If we were to re-invent the institution, which way would we go? Smaller, or bigger? And here’s the most important question: Would you join?
Only 35-40% of Jews today belong to a synagogue. A majority of people say: “No thank you; I don’t need it.”
Others might say: “Older families whose kids are grown still pay school taxes; there should be Shul taxes on every Jew, to help support the Jewish community- whether they take advantage of the services offered or not.” Hillel taught: AL Tifrosh min HaTzibur: “Do not separate yourself from the Jewish people.”
Here’s what I would say: You do need the Temple, for a number of reasons. Sixty years ago, Jews tended to stick to our own kind. The outside world didn’t often open their arms and welcome us. Today, we live in a different world; Diversity and Pluralism are good things, and Jews have made it, and have been welcomed into every aspect of Society. But you always come back to family. We Jews are masters of living with a foot in two worlds. We don’t want to live in isolated ghettos, but we also don’t accept the old idea of the “melting pot”- where everybody is the same. The story of the 21st century is that we maintain what makes us unique, while respecting, and embracing those who are different. We make a terrible mistake if we abandon the particular and that which makes us unique for only the universal. The Temple is the other home of our extended family. It’s here we celebrate our holidays and our Life Cycle events, it’s here we learn about and embrace the meaning of Israel, and of the Holocaust.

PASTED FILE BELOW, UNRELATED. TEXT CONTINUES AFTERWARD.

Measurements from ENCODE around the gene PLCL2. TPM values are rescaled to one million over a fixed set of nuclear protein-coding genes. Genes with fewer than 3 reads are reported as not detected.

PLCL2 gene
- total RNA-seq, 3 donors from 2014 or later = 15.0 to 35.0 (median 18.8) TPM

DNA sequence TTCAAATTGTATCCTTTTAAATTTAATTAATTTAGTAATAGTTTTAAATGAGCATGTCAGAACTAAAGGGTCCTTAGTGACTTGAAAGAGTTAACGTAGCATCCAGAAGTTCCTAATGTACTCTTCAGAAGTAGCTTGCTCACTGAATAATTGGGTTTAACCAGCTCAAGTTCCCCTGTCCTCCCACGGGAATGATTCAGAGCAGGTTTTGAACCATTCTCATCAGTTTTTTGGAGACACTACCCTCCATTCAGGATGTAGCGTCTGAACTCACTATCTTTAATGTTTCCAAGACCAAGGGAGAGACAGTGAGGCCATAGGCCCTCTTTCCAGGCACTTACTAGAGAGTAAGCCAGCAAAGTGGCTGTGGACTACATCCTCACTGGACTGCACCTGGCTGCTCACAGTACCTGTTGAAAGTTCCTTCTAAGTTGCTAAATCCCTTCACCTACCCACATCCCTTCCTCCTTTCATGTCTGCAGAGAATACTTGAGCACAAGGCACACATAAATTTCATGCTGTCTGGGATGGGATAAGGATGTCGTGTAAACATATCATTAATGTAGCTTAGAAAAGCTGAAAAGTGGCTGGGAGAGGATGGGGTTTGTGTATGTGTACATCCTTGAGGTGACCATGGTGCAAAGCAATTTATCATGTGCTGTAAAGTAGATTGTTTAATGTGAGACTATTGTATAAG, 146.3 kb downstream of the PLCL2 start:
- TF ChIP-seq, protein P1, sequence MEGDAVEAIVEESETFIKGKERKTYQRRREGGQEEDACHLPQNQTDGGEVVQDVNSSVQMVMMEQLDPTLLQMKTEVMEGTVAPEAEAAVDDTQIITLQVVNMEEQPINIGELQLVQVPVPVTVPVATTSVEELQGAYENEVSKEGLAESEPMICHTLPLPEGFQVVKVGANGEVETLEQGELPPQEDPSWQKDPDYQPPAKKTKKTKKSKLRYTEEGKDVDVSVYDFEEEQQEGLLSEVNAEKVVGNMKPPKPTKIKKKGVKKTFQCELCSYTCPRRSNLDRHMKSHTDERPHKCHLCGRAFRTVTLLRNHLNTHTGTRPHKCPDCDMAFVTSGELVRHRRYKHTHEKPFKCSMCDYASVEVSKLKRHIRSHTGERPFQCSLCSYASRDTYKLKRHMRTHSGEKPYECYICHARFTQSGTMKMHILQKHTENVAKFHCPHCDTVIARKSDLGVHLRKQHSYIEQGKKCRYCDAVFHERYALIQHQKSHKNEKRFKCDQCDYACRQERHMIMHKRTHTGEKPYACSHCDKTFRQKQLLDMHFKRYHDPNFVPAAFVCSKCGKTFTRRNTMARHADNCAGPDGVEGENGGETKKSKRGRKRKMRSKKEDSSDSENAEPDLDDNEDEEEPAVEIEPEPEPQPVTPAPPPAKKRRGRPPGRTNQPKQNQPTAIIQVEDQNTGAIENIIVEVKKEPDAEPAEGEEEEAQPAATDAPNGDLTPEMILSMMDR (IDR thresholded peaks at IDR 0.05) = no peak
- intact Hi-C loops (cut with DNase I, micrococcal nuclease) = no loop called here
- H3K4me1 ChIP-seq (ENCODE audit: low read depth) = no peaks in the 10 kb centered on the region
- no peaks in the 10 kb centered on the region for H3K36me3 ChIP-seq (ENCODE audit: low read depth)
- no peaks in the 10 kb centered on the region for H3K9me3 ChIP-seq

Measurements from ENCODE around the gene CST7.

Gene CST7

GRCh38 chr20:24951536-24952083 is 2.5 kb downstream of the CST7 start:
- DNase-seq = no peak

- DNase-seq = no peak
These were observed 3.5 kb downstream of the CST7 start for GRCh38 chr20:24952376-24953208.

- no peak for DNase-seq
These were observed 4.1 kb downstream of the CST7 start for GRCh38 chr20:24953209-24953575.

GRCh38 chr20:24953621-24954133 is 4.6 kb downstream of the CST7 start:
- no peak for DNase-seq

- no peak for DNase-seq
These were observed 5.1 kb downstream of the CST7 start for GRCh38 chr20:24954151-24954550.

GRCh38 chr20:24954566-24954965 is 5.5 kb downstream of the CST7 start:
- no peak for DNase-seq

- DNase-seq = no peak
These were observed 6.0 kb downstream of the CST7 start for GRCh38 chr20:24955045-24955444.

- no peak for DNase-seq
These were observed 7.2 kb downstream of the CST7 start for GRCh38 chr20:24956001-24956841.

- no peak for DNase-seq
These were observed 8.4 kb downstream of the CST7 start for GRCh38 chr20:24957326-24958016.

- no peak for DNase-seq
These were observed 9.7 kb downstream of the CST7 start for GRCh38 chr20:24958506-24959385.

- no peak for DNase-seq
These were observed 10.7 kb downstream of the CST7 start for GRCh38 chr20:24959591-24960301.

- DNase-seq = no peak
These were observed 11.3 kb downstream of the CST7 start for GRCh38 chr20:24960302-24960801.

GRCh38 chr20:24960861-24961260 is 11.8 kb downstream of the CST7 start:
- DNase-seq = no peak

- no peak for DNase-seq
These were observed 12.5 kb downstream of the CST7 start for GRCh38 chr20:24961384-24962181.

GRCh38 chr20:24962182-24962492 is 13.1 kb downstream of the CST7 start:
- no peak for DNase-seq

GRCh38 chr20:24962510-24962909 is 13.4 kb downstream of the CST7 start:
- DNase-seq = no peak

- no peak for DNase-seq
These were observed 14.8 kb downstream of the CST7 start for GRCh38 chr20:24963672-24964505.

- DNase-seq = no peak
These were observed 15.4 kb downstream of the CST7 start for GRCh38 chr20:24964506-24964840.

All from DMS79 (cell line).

At the same time, I’m sad to say, that we live at a time when anti-semitism is on the rise. When we unite, we’ve got each other’s backs. We are stronger together than we are alone. Remember the Ben Franklin political cartoon from 1765? The snake cut into pieces, with the caption “Join, or Die.” A Temple can’t guarantee physical safety, but it does serve as the place where we can all gather in tough times, and find comfort, and strength, and wisdom.